The historic site of Fort Henry is located on Point Henry in Kingston, an elevated point next to the mouth of Cataraqui River, before it flows into the St. Lawrence River at the east end of Lake Ontario.
Fort Henry and Point Henry were named after Henry Hamilton, former Lieutenant Governor of the Province of Quebec. Initially, the fort was established during the War of 1812. It was constructed to protect the naval dockyard at Point Frederick and to monitor maritime traffic on the St. Lawrence River and Lake Ontario. The Kingston Royal Naval Dockyard is present-day Royal Military College of Canada.
The original fort was reinstituted between 1832 and 1837 to replace an existing fortification from the War of 1812 era. The naval dockyard and the southern entrance to the Rideau Canal's defenses were strengthened by this new construction.
For up-to-date information and details on Fort Henry, we recommend you visit their website. For information about other places of interest to explore nearby, keep scrolling to see what Destination Ontario recommends.
More about Fort Henry
Witness precision military demonstrations by the Fort Henry Guard. There are many guided, fun tours to choose from. Enjoy the scenic natural settings, eat delectable foods, and shop at Kingston’s newest shopping district in The Trade Square.
Their famous Ghost Tour is a one-of-a-kind, where you get to explore Fort Henry in a spooky way. The guided explanation of various tragic history and incidents like the hanging of Nils Von Schoultz, the secret of Deadman’s Bay and different supernatural encounters will make your late night tours even more special.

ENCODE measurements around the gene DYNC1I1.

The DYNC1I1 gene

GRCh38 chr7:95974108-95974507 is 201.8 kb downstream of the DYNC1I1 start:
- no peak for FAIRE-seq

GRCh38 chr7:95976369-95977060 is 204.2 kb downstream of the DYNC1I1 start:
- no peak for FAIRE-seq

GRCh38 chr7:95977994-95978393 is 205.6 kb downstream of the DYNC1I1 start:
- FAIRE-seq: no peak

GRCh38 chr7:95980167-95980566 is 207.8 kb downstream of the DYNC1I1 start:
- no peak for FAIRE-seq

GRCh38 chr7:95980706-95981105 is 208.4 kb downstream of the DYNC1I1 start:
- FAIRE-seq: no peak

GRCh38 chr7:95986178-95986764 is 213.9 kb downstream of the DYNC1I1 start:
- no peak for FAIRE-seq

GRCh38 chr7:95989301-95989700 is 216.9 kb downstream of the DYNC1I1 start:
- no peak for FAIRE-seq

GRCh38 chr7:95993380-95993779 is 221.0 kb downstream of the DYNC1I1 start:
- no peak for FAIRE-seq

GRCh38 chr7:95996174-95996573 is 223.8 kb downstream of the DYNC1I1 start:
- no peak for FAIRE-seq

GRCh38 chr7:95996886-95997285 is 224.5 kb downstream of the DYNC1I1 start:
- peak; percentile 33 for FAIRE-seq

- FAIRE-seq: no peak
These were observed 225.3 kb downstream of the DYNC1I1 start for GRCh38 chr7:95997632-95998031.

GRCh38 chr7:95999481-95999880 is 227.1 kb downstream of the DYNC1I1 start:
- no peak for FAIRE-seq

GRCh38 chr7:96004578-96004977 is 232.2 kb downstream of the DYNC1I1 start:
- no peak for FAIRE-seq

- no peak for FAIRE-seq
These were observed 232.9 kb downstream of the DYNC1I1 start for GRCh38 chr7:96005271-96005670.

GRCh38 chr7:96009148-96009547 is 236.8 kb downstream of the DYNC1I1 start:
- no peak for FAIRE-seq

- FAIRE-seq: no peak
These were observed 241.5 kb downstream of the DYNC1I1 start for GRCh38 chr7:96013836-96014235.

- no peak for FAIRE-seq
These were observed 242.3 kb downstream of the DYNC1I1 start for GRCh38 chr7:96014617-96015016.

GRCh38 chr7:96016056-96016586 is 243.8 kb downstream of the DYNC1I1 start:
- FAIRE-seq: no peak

Dine on Kingston's largest waterfront patio that overlooks Lake Ontario, the Royal Military College and the City of Kingston. You can take a walk through their museum, where the collections of British and Canadian military artifacts are housed.
After you're done exploring the fort, you can also opt for Kingston Trolley Tours.
If you are keen on exploring Kingston outside of Fort Henry, start with the Royal Military College Museum. The campus of the Royal Military College of Canada encompasses the museum and is run by the college itself. It exhibits various collections of artefacts, research and records of the RMCC and includes the Kingston Royal Naval Dockyard. Some of the items of itsn 7,000 plus collections date back to WWI. You can head to Kingston Penitentiary next, which was once a maximum security prison. The prison was shut down in 2013 and it is now open to the public. Take a tour of this infamous gaol that housed notorious criminals and experience what life was like behind the bars.
The Grand Theatre is both one of the finest theatres and also a historic site. It was opened in 1902 and since then has been mesmerising the audience with various spectacular recitals. Crysler Park Marina, located in Morrisburg, Ontario, offers sailing, kayaking, canoeing or paddle boarding along the St. Lawrence River.
If local art impresses you, then visit the prestigious and historic Queen’s University that accommodates two galleries onsite. They focus on great artistic traditions from the past to present and also feature twork of the students. One is the Agnes Etherington Art Centre, and the other one, The Union Gallery, is the student-run Union Gallery.